Tuesday, September 21, 1999 Published at 12:19 GMT 13:19 UK
HIV mother told to test baby
The High Court ruled that the baby should be tested for HIV
Three Court of Appeal judges have ruled that the baby of an HIV positive mother must be tested for the virus.
The woman was seeking leave to appeal against a High Court ruling earlier this month after Camden Council in north London brought a case against her.
Appeal judge Lady Justice Butler-Sloss said that, although the couple - who were not present at the Court of Appeal - were not strictly in contempt of court, they should "examine their consciences as to whether they ought to be going off like this with their child and behaving in a somewhat irresponsible way".
"This child has the right to have sensible and responsible people find out whether she is or is not HIV positive, either as a result of being born to her mother or as a result of breastfeeding," she stated, adding that the baby had a one in four chance of being infected.
The girl's parents are opposed to testing and think it will lead to further state intervention in the way they choose to bring up their child.
If positive, for example, she could be given anti-HIV drugs. If negative, her mother could be banned from breastfeeding her child.
Doctors say HIV can be passed from mother to baby in breast milk and they argue that anti-HIV drugs can save the child's life if she tests positive.
However, the couple do not believe HIV causes Aids and are firmly in favour of alternative medicine.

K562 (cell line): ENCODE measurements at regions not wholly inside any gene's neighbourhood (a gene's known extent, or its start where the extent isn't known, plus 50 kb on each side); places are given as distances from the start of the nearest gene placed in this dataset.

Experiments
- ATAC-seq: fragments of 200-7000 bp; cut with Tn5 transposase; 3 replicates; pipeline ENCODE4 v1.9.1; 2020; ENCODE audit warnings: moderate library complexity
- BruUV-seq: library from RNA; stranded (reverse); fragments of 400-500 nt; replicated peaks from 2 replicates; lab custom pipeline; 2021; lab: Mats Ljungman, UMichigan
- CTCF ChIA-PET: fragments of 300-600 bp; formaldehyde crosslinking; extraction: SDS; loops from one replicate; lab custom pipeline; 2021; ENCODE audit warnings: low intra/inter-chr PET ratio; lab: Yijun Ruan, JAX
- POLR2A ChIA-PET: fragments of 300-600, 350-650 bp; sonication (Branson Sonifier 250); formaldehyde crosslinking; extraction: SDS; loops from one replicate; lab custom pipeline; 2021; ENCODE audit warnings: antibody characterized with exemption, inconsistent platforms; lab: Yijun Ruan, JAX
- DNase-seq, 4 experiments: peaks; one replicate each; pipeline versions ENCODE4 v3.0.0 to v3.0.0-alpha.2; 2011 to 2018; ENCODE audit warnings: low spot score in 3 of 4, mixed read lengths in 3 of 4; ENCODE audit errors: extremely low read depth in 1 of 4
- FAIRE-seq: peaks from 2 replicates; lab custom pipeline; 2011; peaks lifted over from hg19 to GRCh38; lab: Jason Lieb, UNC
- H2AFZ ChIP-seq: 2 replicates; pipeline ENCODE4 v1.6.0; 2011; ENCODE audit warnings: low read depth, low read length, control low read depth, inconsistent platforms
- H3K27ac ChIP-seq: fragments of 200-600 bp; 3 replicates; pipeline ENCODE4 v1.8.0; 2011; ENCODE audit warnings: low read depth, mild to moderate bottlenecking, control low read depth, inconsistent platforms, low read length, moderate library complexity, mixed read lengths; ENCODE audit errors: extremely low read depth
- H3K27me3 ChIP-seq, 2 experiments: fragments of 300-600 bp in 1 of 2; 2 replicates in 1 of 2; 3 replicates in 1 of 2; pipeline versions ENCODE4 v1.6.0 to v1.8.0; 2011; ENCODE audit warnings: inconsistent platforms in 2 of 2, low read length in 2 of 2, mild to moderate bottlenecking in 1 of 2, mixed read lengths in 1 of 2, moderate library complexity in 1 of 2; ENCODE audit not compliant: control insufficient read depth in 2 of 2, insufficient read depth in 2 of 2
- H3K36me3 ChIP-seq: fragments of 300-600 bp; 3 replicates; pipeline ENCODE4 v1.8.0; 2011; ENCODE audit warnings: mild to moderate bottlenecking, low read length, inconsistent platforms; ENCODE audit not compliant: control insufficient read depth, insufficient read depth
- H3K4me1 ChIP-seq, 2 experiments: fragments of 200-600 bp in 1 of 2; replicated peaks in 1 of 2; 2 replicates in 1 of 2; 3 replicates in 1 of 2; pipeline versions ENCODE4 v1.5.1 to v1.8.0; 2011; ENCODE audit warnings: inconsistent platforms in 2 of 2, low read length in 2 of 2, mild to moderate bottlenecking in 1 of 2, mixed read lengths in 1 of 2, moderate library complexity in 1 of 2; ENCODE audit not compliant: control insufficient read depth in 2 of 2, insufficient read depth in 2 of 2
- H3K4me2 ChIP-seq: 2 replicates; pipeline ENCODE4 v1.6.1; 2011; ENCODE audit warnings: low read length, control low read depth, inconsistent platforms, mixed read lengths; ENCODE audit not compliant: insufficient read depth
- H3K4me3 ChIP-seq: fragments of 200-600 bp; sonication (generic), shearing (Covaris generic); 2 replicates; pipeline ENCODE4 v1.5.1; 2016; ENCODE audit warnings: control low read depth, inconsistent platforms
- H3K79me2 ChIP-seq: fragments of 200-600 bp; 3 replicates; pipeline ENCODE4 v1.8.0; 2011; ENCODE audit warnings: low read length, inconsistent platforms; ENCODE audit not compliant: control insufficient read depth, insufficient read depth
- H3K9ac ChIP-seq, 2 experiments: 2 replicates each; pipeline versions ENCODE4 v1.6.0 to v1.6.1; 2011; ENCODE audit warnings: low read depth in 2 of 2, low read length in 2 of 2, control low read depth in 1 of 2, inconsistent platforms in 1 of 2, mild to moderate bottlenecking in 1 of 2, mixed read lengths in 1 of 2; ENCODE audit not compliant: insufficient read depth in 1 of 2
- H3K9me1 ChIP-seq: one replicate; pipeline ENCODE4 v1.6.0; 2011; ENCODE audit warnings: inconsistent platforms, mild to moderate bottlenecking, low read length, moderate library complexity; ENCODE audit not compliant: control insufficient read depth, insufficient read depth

The father practises alternative treatment and the mother is reported to be healthy, despite her HIV diagnosis.
At the weekend, the two were reported to have fled the country ahead of the 24 September date set for the baby's HIV test at Great Ormond Street Hospital.
This resulted in Camden council obtaining a court order on Friday to locate the child.
The council's housing department believes they may be at an address in London, meaning the weekend report could have been a smokescreen to avoid the test.
Lady Justice Butler-Sloss said: "I hope they have the good sense to bring the child back, because to be on the run is not very sensible."
The case has divided HIV charities. The Terrence Higgins Trust says testing will help guarantee that the baby receives the best treatment available, if necessary.
But Denise McDowell, services manager with Manchester-based George House Trust, said: _The courts have shown that informed consent is of no interest to them.
"What is also clear is that using the law in this way is likely to drive HIV underground.
"This is completely counter-productive, helping neither parents or children affected by HIV and threatening to stigmatise all who are worried about HIV._
The trust says the case has wider implications and could, for example, deny all parents the choice of refusing vaccinations for their children.